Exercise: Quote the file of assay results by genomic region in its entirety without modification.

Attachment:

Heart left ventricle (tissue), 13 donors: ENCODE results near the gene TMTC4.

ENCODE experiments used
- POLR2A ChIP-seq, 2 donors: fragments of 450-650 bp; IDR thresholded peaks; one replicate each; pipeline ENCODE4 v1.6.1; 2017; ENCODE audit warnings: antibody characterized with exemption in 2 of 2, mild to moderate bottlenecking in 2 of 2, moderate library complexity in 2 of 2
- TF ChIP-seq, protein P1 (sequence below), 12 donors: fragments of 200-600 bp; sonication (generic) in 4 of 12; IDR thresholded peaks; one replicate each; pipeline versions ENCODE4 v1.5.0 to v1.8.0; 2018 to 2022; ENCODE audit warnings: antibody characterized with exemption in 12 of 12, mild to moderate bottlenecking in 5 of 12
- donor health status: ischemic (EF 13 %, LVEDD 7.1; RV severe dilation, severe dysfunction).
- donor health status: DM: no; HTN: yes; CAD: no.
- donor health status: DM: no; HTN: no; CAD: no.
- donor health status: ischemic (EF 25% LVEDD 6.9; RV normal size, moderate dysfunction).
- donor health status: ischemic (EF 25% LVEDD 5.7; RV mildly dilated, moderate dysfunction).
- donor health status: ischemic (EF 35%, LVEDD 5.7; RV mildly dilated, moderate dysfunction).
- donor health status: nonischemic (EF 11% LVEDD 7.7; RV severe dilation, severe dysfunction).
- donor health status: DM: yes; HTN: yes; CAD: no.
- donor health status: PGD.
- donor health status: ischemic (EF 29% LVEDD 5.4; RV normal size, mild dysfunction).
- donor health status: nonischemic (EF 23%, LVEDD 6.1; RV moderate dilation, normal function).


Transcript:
Heart left ventricle (tissue), 13 donors: ENCODE results near the gene TMTC4.

ENCODE experiments used
- POLR2A ChIP-seq, 2 donors: fragments of 450-650 bp; IDR thresholded peaks; one replicate each; pipeline ENCODE4 v1.6.1; 2017; ENCODE audit warnings: antibody characterized with exemption in 2 of 2, mild to moderate bottlenecking in 2 of 2, moderate library complexity in 2 of 2
- TF ChIP-seq, protein P1 (sequence below), 12 donors: fragments of 200-600 bp; sonication (generic) in 4 of 12; IDR thresholded peaks; one replicate each; pipeline versions ENCODE4 v1.5.0 to v1.8.0; 2018 to 2022; ENCODE audit warnings: antibody characterized with exemption in 12 of 12, mild to moderate bottlenecking in 5 of 12
- donor health status: ischemic (EF 13 %, LVEDD 7.1; RV severe dilation, severe dysfunction).
- donor health status: DM: no; HTN: yes; CAD: no.
- donor health status: DM: no; HTN: no; CAD: no.
- donor health status: ischemic (EF 25% LVEDD 6.9; RV normal size, moderate dysfunction).
- donor health status: ischemic (EF 25% LVEDD 5.7; RV mildly dilated, moderate dysfunction).
- donor health status: ischemic (EF 35%, LVEDD 5.7; RV mildly dilated, moderate dysfunction).
- donor health status: nonischemic (EF 11% LVEDD 7.7; RV severe dilation, severe dysfunction).
- donor health status: DM: yes; HTN: yes; CAD: no.
- donor health status: PGD.
- donor health status: ischemic (EF 29% LVEDD 5.4; RV normal size, mild dysfunction).
- donor health status: nonischemic (EF 23%, LVEDD 6.1; RV moderate dilation, normal function).